Fans were willing to pay to see Lesnar fight for the title and as right as the purists were that it was ridiculous that he got a title shot after one win, drawing money is the priority. Brock Lesnar defeated the legendary Randy Couture, an aging veteran and more of a light heavyweight, to win the UFC Heavyweight championship. At UFC 100, Lesnar helped generate the highest pay-per-view buy rate in the history of the company when he defeated Frank Mir in a rematch from their earlier bout. However, his run as champion was interrupted when he had diverticulitis and it required surgery. When he returned to the cage a year later, he was pummeled by Shane Carwin in the first round, but Carwin ran out of gas and Lesnar won via submission. Just a few months later, he returned to defend his title against Cain Velasquez, arguably the first top-tier challenger of his MMA career, and Lesnar was dominated in the contest, as he lost via TKO in the first round. Essentially, Brock Lesnar doesn’t like to get punched in the face, something that is certainly understandable, but it’s part of the job description for a mixed martial artist. While Lesnar is an unbelievable athlete, the Velasquez bout exposed his lack of fundamental striking skills, an aspect that surfaced again before his original retirement from the sport. Another bout of diverticulitis kept him away from the cage for another year and when he returned, he lost in a contest against Alistair Overeem after a first round stoppage.

Post-fight, Brock Lesnar retired from MMA with a record of 5-3 and along with his reign as UFC heavyweight champion, his PPV cards were among the highest numbers in UFC history. Considering he made major money during his time at Zuffa, most assumed Lesnar would be content to enjoy the rural lifestyle he created at his expansive farm in Canada, and despite rumors at the time, many were surprised when Lesnar returned to the WWE in 2012. For the former WWE champion, it was a win-win situation because he worked a very limited schedule and was still one of the highest paid performers on the roster. Similar to how WWE made Lesnar a star for the UFC to promote, the run in the UFC had made him a bigger star for his return to sports entertainment than he was previously. Some have criticized how Lesnar was booked the past few years and the limited schedule, which is a valid argument, but he undoubtedly adds a boost to any event he’s booked to appear.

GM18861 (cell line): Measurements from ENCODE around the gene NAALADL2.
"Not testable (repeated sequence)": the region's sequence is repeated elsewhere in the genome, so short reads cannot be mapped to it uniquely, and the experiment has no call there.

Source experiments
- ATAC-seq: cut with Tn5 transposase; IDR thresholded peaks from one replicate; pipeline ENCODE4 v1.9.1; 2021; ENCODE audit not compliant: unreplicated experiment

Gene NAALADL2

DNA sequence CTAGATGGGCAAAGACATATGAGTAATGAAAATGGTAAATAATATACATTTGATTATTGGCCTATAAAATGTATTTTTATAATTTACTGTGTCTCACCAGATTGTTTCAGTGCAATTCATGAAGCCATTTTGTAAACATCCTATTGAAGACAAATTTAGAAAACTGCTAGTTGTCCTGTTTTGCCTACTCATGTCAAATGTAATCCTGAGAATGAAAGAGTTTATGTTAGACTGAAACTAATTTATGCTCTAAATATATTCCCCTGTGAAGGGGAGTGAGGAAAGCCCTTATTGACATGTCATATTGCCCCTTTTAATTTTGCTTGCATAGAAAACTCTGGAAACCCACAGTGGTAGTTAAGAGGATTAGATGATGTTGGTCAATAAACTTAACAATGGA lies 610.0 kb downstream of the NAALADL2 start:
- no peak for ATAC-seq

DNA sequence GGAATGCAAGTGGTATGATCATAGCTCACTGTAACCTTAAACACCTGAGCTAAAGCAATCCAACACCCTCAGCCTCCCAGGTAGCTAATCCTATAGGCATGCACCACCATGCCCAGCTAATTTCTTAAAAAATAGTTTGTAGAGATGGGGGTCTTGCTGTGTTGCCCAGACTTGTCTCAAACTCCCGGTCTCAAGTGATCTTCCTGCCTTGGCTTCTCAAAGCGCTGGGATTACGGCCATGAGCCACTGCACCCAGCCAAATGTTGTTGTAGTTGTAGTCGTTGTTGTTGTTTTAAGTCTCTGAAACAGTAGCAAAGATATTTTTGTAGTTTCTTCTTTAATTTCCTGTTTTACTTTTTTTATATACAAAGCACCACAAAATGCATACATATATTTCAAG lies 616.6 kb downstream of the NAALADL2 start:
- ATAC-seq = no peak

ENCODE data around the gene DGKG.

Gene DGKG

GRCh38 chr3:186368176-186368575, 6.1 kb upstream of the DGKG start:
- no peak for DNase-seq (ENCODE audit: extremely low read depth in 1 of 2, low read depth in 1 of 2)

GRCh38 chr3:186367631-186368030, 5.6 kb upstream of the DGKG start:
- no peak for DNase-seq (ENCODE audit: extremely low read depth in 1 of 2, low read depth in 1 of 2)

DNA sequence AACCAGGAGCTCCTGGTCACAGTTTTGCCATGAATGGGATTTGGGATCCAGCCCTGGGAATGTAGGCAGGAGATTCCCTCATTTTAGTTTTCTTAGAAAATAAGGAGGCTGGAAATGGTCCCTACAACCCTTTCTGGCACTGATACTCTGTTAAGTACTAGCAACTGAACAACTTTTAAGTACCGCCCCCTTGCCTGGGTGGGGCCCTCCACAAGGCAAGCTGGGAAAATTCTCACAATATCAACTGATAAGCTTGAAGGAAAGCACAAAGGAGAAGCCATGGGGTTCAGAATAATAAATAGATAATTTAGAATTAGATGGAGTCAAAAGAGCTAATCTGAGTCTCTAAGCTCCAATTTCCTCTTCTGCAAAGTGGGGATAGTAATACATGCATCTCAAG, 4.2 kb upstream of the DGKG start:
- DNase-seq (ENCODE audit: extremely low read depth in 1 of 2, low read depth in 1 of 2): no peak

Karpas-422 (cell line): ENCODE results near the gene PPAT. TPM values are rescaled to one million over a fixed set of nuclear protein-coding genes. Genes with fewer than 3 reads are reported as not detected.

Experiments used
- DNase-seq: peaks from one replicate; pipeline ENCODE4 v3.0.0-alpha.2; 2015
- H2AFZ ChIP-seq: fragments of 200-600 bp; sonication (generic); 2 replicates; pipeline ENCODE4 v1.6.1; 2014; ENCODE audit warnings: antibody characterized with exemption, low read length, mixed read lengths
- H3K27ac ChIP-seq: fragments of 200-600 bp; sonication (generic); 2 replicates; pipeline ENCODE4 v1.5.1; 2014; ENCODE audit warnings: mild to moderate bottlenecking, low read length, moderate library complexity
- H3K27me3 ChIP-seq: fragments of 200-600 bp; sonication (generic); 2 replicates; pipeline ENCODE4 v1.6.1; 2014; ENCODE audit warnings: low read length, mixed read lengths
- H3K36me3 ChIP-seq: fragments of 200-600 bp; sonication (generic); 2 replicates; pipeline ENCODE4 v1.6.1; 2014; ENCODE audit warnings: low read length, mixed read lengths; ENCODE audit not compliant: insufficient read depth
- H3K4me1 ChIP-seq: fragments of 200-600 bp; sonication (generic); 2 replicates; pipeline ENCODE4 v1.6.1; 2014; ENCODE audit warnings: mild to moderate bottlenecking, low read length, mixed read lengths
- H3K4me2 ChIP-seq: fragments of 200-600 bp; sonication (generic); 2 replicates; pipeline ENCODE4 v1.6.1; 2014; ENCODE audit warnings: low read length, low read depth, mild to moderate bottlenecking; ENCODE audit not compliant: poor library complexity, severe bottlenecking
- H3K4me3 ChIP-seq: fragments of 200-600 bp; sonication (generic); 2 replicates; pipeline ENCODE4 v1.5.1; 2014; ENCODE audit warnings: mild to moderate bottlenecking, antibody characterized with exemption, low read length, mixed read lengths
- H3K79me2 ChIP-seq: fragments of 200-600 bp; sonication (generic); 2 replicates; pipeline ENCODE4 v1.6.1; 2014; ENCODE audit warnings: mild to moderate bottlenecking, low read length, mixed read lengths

As mentioned, this deal to fight while still under WWE contract is very unique and was announced as a “one-off.” Considering his age and the easier money in sports entertainment, I doubt Brock Lesnar would attempt a full-time comeback to MMA. This is only a guess, but it seems like Brock wants the chance to conclude his time in combat sports under better circumstances than the loss to Alistair Overeem in 2011. However, there’s definitely a risk here and simply because of the timing, the UFC could benefit more from this deal than the WWE. Obviously, Lesnar has been in the spotlight in recent years from his WWE work and that guarantees a major draw for the UFC 200 pay-per-view. The risk/reward here is that if Lesnar loses in the octagon, he’s somewhat damaged goods for Summer Slam the following month because if he’s defeated, the hype for the Summer Slam match could fall flat. On the flip side, if Lesnar is victories at UFC 200, it adds even more buzz around him for his return to WWE TV so it’s certainly a gamble.

Brock’s opponent, Mark Hunt, is a veteran that has knocked out his last two opponents. Stylistically, the bout is very simple, if Lesnar can the fight to the ground, he wins, but if Hunt lands a punch, it’s very possible that he could KO him. Anything can happen, but this whole situation certainly creates some very interesting events for the next few months. That being said, regardless of the result, each company is going to make major money so from a business prospective, it’s already a successful deal.

Until next week

-Jim LaMotta

@jimlamotta